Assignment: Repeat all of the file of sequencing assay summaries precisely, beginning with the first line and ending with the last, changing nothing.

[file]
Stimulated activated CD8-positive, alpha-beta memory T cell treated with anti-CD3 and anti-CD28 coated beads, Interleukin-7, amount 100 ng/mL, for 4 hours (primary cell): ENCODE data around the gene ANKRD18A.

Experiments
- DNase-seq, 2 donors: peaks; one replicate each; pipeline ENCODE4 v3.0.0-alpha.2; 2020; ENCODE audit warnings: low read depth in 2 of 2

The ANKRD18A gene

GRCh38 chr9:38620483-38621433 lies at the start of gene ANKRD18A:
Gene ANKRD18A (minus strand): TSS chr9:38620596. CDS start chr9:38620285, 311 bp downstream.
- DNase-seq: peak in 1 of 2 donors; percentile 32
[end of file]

Stimulated activated CD8-positive, alpha-beta memory T cell treated with anti-CD3 and anti-CD28 coated beads, Interleukin-7, amount 100 ng/mL, for 4 hours (primary cell): ENCODE data around the gene ANKRD18A.

Experiments
- DNase-seq, 2 donors: peaks; one replicate each; pipeline ENCODE4 v3.0.0-alpha.2; 2020; ENCODE audit warnings: low read depth in 2 of 2

The ANKRD18A gene

GRCh38 chr9:38620483-38621433 lies at the start of gene ANKRD18A:
Gene ANKRD18A (minus strand): TSS chr9:38620596. CDS start chr9:38620285, 311 bp downstream.
- DNase-seq: peak in 1 of 2 donors; percentile 32